The first constitution of the United States was the Articles of Confederation. It contained a fatal flaw, namely that support from two-thirds of the states was required to pass tax and spending legislation. The result was gridlock. Consequently, the Framers were determined not to repeat the mistake of a supermajority requirement. At the Con-Con, proposals by southern delegates for supermajority votes for regular legislation were defeated.
In Federalist #22, Hamiton rejected the arguments for a supermajority rule, Madison did likewise in Federalist #58. If a minority was allowed to block a majority, Madison writes, then “in all cases where justice or the general good might require new laws to be passed, or active measures to be pursued, the fundamental principle of free government would be reversed. It would be no longer the majority that would rule; the power would be transferred to the minority.”
Minority rule is exactly what filibuster fans favor, even though it is contrary to original intent. Senators representing as little as 11 percent of the population can obstruct the will of colleagues representing 89 percent of Americans.
Since the filibuster is not in the COTUS, where did it come from? To make a long story short, the filibuster came into existence in the nineteenth century, "as part of white supremacists’ mission to preserve slavery, and then their efforts to strengthen it during the early twentieth century to maintain Jim Crow. (Then) the modern, post–civil rights Senate began applying the filibuster to a broadening range of bills and issues, and married the old vision of minority rule with new, rigid leadership structures."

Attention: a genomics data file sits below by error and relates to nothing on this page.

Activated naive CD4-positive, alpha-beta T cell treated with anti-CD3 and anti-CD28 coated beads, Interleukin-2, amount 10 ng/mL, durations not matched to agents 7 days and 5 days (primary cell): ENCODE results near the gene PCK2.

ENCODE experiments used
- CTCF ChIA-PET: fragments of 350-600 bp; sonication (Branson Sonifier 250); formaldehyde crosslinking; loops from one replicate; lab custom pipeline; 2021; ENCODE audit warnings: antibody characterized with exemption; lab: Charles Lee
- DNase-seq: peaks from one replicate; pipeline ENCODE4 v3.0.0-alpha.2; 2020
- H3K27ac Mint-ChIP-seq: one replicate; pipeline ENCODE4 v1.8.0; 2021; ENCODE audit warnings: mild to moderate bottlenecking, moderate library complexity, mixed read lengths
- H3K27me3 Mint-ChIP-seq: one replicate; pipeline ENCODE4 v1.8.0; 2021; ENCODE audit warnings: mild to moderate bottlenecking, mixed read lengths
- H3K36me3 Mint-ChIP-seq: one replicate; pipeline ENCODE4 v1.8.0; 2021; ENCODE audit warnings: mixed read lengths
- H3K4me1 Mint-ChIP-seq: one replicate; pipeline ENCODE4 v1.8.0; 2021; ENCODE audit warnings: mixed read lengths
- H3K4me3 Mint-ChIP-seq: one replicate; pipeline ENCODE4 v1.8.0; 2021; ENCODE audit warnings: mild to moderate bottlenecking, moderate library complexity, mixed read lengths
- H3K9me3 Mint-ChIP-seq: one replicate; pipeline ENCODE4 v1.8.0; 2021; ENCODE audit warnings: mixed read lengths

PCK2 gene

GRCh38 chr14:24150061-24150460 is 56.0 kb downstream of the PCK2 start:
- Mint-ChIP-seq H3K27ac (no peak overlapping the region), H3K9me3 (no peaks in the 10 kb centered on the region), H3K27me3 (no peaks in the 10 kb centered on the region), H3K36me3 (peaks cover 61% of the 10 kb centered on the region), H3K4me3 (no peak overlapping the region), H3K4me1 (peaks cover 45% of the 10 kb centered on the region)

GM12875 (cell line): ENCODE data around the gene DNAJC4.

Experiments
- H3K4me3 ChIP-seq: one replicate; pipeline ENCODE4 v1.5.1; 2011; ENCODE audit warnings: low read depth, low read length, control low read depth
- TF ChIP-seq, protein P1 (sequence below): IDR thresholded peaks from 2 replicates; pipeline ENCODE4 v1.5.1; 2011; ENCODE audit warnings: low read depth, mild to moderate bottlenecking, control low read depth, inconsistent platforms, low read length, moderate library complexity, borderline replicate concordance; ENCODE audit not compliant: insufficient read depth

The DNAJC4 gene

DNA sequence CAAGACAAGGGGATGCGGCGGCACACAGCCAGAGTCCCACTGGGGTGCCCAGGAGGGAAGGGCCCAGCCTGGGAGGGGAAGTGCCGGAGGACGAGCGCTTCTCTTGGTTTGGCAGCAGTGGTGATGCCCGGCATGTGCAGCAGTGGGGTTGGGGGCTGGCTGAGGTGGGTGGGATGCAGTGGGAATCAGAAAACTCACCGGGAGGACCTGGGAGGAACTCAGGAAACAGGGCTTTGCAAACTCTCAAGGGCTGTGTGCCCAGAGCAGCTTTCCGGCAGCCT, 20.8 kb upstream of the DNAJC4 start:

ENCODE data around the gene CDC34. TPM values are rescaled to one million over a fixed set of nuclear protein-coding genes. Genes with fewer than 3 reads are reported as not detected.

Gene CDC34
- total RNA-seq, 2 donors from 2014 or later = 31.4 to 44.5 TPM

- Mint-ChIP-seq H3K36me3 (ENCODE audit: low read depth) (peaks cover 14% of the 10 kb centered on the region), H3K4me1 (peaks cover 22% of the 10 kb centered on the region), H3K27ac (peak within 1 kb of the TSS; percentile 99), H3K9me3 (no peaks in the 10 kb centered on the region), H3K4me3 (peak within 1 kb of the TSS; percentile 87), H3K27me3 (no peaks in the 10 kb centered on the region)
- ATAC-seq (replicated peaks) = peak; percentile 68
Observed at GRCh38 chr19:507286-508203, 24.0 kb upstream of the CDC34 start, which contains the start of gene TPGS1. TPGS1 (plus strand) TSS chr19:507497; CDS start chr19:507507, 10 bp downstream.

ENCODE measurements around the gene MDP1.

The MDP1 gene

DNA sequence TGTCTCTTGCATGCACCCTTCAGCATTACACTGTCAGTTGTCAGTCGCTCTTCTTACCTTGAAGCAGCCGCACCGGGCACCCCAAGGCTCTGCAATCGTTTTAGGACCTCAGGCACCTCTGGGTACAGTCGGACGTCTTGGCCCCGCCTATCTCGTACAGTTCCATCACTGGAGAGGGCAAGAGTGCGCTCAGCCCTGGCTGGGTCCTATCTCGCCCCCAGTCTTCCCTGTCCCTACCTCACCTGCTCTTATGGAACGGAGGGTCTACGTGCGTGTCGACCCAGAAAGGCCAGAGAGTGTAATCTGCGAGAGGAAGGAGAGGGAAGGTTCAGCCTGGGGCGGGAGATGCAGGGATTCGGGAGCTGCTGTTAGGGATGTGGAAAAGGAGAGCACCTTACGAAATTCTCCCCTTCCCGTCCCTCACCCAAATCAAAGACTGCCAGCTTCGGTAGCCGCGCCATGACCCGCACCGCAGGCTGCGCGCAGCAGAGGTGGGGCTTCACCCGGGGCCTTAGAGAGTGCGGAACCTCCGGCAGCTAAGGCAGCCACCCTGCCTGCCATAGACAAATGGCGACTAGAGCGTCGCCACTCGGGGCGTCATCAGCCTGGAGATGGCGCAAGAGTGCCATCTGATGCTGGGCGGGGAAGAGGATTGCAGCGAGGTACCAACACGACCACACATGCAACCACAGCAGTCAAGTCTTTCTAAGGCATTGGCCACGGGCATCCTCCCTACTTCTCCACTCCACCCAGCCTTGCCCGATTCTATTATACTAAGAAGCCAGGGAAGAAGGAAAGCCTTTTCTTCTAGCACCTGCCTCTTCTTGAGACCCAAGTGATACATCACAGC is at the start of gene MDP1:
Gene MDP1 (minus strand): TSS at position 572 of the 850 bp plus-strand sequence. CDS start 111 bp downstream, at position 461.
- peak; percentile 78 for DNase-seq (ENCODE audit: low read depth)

Details are in the book about the roles of John C. Calhoun and Richard Russell in creating the filibuster. The good news is that unlike some other political problems, fixing the filibuster does not require amending the COTUS. Weakening or abolishing the filibuster takes only 51 votes.
It was weakened in 2013 after an historic and unprecedented number of presidential nominees had been blocked by GOP filibusters.There had been 82 Obama nominees blocked, compared to a total of 86 nominees for all previous presidents. Consequently, Majority Leader Harry Reid invoked the so-called nuclear option and changed Senate rules to exempt nominees, except for the SCOTUS, from the filibuster.
Negative partisanship combined with the filibuster gives conservatives a distinct advantage. Unlike Democrats, Republicans aren't trying to pass sweeping new programs for health care or other things. Under the current filibuster, the GOP can still achieve its top three priorities: approval of tax cuts, approval of conservative judicial nominees, and the ability to prevent Democratic social programs from passing.
For Democrats, the filibuster is a lose, lose proposition When in the minority, they can't stop GOP tax cuts and judicial nominees. When in the majority, they can't enact social programs. Finding 41 votes to block legislation is much easier than finding 60 votes to pass it. Advantage GOP..
President Obama rightly called the filibuster a “Jim Crow relic.” It clearly delayed passage of civil rights legislation for many years, and prevented an anti-lynching law for generations. It preserved the Electoral College in 1969, and continues to primarily benefit white conservatives.
The plan for reform is simple: Restore the requirement for actual debate to replace the anonymous hold. This gives the minority every opportunity to state its case. Then amend the rules to provide a cloture vote after a certain number of days, using a simple majority.
Hamilton and Madison were right in opposing a supermajority requirement. The argument that it promotes compromise does not apply in our era of hyper-polarization and negative partisanship. The country would benefit from a productive, functioning Senate. ###